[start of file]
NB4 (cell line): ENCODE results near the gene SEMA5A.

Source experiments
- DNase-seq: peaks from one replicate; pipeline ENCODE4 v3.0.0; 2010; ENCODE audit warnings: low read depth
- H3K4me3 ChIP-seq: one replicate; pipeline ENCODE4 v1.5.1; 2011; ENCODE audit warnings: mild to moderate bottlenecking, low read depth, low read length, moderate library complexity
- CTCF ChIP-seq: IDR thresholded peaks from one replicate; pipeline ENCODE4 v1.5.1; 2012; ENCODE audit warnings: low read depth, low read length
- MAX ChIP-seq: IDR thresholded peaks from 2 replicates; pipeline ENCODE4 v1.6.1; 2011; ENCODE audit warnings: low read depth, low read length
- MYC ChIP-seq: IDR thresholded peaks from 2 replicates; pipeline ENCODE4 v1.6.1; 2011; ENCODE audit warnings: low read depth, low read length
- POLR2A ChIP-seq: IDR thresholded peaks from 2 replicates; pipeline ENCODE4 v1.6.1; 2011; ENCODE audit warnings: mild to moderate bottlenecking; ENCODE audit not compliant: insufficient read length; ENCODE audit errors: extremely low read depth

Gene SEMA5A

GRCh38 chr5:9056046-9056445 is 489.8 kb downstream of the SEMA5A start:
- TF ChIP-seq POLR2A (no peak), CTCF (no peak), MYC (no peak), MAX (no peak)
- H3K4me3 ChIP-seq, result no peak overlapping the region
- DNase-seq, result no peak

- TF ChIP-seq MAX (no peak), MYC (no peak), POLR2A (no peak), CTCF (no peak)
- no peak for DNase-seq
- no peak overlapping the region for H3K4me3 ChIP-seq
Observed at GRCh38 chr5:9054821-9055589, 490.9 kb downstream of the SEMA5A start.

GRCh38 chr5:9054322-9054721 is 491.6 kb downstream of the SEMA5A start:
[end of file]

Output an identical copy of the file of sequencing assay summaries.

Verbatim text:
NB4 (cell line): ENCODE results near the gene SEMA5A.

Source experiments
- DNase-seq: peaks from one replicate; pipeline ENCODE4 v3.0.0; 2010; ENCODE audit warnings: low read depth
- H3K4me3 ChIP-seq: one replicate; pipeline ENCODE4 v1.5.1; 2011; ENCODE audit warnings: mild to moderate bottlenecking, low read depth, low read length, moderate library complexity
- CTCF ChIP-seq: IDR thresholded peaks from one replicate; pipeline ENCODE4 v1.5.1; 2012; ENCODE audit warnings: low read depth, low read length
- MAX ChIP-seq: IDR thresholded peaks from 2 replicates; pipeline ENCODE4 v1.6.1; 2011; ENCODE audit warnings: low read depth, low read length
- MYC ChIP-seq: IDR thresholded peaks from 2 replicates; pipeline ENCODE4 v1.6.1; 2011; ENCODE audit warnings: low read depth, low read length
- POLR2A ChIP-seq: IDR thresholded peaks from 2 replicates; pipeline ENCODE4 v1.6.1; 2011; ENCODE audit warnings: mild to moderate bottlenecking; ENCODE audit not compliant: insufficient read length; ENCODE audit errors: extremely low read depth

Gene SEMA5A

GRCh38 chr5:9056046-9056445 is 489.8 kb downstream of the SEMA5A start:
- TF ChIP-seq POLR2A (no peak), CTCF (no peak), MYC (no peak), MAX (no peak)
- H3K4me3 ChIP-seq, result no peak overlapping the region
- DNase-seq, result no peak

- TF ChIP-seq MAX (no peak), MYC (no peak), POLR2A (no peak), CTCF (no peak)
- no peak for DNase-seq
- no peak overlapping the region for H3K4me3 ChIP-seq
Observed at GRCh38 chr5:9054821-9055589, 490.9 kb downstream of the SEMA5A start.

GRCh38 chr5:9054322-9054721 is 491.6 kb downstream of the SEMA5A start: